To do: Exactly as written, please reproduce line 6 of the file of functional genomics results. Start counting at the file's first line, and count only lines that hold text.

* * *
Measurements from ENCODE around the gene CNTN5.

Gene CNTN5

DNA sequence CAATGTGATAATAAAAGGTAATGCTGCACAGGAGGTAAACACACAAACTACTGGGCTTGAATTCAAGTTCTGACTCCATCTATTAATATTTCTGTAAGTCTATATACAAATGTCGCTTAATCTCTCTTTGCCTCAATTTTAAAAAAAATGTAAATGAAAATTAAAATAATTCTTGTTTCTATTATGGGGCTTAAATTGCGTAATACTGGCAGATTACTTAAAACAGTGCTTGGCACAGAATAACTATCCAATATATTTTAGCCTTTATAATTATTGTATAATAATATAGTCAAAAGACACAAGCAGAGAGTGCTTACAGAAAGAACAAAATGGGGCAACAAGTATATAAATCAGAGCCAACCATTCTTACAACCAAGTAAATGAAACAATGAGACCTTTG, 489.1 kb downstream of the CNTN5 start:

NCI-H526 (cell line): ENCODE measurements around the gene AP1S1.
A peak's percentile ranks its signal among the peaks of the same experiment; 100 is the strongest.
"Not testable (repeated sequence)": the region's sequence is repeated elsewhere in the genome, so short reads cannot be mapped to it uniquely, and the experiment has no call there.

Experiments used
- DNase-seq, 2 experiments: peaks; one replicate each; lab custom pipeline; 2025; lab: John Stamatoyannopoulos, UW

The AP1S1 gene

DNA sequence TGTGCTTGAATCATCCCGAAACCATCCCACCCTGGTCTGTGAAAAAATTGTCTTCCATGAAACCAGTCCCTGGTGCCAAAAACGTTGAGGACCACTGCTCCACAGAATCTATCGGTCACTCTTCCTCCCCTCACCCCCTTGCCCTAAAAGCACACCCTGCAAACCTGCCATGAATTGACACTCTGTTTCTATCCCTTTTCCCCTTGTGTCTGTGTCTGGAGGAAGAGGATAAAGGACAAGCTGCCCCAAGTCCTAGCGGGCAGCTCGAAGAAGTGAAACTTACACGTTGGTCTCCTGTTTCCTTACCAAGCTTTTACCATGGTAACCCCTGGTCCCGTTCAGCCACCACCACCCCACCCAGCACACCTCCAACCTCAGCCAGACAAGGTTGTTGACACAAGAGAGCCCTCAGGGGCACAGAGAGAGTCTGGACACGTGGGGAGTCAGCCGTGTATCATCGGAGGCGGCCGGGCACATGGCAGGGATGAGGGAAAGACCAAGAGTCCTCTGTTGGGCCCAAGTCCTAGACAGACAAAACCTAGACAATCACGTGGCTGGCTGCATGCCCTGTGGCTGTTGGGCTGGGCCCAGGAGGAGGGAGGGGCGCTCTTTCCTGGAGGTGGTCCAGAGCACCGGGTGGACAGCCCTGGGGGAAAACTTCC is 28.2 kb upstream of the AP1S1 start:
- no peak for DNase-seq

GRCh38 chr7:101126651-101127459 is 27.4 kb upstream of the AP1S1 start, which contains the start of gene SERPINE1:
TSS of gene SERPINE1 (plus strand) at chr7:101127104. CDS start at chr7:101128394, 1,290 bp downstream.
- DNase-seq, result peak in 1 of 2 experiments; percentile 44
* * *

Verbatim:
"Not testable (repeated sequence)": the region's sequence is repeated elsewhere in the genome, so short reads cannot be mapped to it uniquely, and the experiment has no call there.